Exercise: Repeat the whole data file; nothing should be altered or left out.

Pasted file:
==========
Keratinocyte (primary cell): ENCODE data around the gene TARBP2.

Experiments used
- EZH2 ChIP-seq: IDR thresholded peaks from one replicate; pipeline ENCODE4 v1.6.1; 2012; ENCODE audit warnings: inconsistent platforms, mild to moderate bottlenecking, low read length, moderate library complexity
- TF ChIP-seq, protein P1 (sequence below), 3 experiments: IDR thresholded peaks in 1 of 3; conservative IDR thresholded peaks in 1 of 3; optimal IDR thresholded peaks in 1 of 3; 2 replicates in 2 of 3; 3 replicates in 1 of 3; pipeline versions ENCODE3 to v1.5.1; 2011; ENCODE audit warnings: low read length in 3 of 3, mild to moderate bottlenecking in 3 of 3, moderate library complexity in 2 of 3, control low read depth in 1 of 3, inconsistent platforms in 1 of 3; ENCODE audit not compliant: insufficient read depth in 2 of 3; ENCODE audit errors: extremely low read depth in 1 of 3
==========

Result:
Keratinocyte (primary cell): ENCODE data around the gene TARBP2.

Experiments used
- EZH2 ChIP-seq: IDR thresholded peaks from one replicate; pipeline ENCODE4 v1.6.1; 2012; ENCODE audit warnings: inconsistent platforms, mild to moderate bottlenecking, low read length, moderate library complexity
- TF ChIP-seq, protein P1 (sequence below), 3 experiments: IDR thresholded peaks in 1 of 3; conservative IDR thresholded peaks in 1 of 3; optimal IDR thresholded peaks in 1 of 3; 2 replicates in 2 of 3; 3 replicates in 1 of 3; pipeline versions ENCODE3 to v1.5.1; 2011; ENCODE audit warnings: low read length in 3 of 3, mild to moderate bottlenecking in 3 of 3, moderate library complexity in 2 of 3, control low read depth in 1 of 3, inconsistent platforms in 1 of 3; ENCODE audit not compliant: insufficient read depth in 2 of 3; ENCODE audit errors: extremely low read depth in 1 of 3